The New York Times joked Trump and Putin were gay and people are furious

Jake Hall
Tuesday 17 July 2018 08:30
news
Picture: Twitter / NYTOpinion

It only takes a glance at the placards brandished at last week’s anti-Trump protest to see that people love to mock the US president.

From jokes about his appearance to endless comments on the size of his hands ­– we get it, they’re small – it seems that nobody can resist taking a dig at Donald Trump.

And it’s not like there aren’t valid reasons for critique; from cruel immigration policies which separate families at borders to the ongoing accusations of Russian collusion, there’s plenty to say about the president’s policies.

But earlier this week, a slew of online users felt The New York Times took things too far with an animated short depicting Trump and Putin as gay lovers.

The minute-long clip – part of a three-part series entitled 'Trump Bites' – opens with the president in his bedroom, spraying his mouth with breath freshener and straightening up his bow-tie before heading downstairs to meet his date for the night – a topless, ultra-muscular Putin.

What follows is seemingly love at first sight.

Together, they slide into a car and link hands; again, Trump's famous tiny hands make an appearance, depicted in stark contrast to Putin's gargantuan, hairy knuckles. Within seconds, their ride has transformed into a flying unicorn. Triumphant, they make out vigorously, their tongues swirling and finally joining together in unison.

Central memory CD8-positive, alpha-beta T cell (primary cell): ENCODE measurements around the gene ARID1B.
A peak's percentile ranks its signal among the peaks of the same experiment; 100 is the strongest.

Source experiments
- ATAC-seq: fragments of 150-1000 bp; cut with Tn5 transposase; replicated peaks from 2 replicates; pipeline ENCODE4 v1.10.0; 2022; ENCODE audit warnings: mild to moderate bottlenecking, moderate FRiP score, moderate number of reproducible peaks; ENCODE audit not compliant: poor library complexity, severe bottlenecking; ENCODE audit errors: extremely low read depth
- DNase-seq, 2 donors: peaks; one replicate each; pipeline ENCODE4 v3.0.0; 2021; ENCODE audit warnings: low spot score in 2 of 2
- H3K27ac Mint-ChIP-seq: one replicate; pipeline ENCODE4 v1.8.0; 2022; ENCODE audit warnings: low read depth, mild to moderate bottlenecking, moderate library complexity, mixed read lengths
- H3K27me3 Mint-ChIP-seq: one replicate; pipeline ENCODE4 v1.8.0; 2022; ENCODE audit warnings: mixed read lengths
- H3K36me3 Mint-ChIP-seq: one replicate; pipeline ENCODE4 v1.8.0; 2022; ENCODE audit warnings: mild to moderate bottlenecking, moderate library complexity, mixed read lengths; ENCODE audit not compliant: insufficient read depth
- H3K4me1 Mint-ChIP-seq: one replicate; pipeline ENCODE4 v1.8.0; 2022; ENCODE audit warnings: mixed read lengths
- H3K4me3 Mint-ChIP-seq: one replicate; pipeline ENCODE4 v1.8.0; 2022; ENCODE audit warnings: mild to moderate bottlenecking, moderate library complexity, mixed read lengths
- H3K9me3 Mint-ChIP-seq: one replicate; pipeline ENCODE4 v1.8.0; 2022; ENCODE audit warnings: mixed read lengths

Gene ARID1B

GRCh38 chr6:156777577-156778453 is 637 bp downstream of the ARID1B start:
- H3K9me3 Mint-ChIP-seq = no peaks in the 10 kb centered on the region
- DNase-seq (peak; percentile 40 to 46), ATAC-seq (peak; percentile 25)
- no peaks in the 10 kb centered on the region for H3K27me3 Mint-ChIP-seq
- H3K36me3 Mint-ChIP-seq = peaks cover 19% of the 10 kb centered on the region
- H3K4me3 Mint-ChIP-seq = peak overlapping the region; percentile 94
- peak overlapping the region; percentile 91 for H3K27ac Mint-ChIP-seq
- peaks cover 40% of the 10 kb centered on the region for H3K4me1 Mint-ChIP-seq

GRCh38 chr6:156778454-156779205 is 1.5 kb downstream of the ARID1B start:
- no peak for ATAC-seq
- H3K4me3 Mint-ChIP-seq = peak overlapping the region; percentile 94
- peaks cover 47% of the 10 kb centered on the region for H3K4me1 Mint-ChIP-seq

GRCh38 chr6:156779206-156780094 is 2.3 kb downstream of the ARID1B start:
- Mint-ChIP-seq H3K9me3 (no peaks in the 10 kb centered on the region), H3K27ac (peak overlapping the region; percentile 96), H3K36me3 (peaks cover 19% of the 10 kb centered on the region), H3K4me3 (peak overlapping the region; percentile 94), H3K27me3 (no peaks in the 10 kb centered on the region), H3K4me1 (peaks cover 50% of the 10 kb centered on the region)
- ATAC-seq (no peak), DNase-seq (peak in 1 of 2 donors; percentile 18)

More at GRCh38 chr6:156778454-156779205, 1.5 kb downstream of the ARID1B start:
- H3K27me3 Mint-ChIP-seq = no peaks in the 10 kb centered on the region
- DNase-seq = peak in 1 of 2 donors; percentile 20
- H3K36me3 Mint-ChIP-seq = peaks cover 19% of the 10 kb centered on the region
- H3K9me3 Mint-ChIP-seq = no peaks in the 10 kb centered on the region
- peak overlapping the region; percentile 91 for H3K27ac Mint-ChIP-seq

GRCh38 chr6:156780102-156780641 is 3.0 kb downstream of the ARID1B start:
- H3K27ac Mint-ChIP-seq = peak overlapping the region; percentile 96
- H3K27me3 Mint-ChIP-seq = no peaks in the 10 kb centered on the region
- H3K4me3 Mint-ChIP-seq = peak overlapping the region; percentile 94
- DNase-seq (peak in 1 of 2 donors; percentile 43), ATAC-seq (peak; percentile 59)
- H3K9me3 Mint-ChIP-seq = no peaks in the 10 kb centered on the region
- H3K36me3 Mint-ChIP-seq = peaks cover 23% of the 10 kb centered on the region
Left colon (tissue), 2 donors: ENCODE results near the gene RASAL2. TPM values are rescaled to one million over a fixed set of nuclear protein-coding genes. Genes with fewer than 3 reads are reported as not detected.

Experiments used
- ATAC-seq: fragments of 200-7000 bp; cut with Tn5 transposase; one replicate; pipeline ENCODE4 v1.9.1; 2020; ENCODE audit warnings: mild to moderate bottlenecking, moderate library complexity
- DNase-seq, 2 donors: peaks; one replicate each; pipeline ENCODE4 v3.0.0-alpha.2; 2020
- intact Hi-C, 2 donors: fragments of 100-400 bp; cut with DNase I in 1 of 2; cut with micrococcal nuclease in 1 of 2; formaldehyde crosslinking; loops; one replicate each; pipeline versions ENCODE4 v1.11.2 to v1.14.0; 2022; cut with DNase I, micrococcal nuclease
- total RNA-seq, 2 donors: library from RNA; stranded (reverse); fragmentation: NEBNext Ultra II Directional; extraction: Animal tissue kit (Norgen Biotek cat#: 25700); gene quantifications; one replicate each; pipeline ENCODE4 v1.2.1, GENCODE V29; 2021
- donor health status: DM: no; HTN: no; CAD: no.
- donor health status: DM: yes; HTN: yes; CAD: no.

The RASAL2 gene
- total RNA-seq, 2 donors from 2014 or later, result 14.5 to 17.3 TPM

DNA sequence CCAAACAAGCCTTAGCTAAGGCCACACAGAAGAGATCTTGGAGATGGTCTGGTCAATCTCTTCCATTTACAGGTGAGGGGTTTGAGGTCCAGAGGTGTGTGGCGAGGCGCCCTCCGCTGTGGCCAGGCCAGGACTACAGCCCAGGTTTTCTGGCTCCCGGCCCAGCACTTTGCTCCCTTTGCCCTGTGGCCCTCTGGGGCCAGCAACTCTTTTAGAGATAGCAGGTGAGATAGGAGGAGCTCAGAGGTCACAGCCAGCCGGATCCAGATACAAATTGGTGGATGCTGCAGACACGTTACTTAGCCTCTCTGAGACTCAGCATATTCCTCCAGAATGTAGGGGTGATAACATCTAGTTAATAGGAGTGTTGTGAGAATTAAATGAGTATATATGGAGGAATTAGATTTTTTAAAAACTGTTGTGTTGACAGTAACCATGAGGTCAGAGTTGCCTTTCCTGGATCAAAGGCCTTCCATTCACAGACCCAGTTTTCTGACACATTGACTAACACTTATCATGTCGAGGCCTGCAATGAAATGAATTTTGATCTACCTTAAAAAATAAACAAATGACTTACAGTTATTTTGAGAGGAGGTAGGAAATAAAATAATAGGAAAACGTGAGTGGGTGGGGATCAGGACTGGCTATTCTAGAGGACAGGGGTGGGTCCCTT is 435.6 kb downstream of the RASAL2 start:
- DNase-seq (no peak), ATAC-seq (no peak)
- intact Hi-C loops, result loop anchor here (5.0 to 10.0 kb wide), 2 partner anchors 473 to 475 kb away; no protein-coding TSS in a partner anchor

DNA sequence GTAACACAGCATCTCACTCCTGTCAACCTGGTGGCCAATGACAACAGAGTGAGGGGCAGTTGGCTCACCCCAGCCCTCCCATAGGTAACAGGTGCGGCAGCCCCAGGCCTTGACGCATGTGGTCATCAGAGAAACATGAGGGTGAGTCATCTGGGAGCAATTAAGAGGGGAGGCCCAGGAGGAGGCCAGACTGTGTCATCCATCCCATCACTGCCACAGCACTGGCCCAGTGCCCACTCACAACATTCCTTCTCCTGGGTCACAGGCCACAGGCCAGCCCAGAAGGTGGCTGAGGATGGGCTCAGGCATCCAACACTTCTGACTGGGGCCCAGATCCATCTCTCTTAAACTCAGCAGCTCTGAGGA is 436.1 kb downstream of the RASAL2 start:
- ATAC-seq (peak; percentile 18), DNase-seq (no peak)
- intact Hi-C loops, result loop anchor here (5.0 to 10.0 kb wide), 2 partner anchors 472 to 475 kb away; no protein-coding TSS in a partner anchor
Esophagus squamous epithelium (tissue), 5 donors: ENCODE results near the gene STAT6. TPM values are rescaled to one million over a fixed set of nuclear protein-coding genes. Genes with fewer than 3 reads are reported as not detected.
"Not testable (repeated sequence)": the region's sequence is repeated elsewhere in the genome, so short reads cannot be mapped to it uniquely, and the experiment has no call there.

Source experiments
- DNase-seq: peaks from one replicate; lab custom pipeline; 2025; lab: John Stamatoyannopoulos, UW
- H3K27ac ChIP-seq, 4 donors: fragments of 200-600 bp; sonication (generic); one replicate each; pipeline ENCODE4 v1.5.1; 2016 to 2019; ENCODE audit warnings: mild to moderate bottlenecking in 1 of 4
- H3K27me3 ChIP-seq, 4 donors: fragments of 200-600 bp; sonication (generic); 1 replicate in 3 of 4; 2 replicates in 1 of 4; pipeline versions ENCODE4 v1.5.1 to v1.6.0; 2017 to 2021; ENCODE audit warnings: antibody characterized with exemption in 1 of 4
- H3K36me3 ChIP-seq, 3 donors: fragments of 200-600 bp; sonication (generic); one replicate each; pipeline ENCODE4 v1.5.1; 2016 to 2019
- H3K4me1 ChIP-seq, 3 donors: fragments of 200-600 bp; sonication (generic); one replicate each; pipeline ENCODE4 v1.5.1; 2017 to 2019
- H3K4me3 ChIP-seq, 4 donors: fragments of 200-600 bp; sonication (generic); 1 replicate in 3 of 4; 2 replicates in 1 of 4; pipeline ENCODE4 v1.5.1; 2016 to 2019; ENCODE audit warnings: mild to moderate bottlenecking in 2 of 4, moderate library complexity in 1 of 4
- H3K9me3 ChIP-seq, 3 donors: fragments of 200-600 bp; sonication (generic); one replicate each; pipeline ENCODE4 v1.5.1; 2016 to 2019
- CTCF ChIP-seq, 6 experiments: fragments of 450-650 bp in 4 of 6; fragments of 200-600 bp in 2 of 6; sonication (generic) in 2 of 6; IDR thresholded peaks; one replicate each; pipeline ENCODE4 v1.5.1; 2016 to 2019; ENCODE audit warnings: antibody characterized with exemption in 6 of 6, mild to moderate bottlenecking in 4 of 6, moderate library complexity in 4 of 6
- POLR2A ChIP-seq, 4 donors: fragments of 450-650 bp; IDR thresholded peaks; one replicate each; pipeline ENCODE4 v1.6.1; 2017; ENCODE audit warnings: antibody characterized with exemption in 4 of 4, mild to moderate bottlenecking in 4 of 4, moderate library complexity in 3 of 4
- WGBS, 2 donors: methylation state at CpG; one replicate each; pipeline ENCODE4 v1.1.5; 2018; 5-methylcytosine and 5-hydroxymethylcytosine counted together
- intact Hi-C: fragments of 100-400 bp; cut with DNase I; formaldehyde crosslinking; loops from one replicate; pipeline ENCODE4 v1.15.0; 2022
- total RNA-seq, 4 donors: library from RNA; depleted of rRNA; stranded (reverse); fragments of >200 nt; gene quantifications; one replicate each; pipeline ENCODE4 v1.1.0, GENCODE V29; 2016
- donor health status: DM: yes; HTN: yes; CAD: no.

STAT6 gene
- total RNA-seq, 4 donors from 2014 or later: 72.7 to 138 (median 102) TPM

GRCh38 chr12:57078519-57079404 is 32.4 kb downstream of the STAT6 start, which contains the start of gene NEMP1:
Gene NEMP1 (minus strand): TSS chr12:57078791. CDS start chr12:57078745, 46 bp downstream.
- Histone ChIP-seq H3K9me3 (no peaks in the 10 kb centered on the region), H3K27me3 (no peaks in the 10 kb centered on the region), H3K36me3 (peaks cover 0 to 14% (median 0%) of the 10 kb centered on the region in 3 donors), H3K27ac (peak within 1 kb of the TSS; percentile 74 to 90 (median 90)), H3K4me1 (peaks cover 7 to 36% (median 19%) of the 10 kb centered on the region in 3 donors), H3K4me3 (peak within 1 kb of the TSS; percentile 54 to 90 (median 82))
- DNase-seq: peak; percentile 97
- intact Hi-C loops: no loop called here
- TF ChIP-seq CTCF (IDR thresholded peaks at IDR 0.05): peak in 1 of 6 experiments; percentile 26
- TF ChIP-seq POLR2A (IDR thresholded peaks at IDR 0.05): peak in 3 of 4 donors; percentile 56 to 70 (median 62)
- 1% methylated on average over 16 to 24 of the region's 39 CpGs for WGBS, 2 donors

But there’s a problem, one which should be obvious – if your joke uses homosexuality as a punchline, your joke is homophobic.

The cartoon reinforces plenty of myths about gay couples, namely that they need to be comprised of one 'feminine' party and one 'masculine' party. Unsurprisingly, Trump – who portrays himself often as an ultra-masculine powerhouse – is portrayed as girlish and giddy, infatuated with his hulking Russian partner.

Femininity and homosexuality aren't synonymous, nor are femininity and weakness; the cartoon clumsily implies these links in order to undermine Trump as a joke.

Unsurprisingly, plenty of social media users weren't laughing; many took to Twitter to air their frustrations and underscore the cartoon's homophobia.

This isn't the first time 'gay jokes' have been made about politicians - a sketch of Piers Morgan rimming Donald Trump went viral earlier this year, and was later broadcast by the BBC, much to Morgan's annoyance.

Again, the argument applies: homosexuality isn't a punchline.

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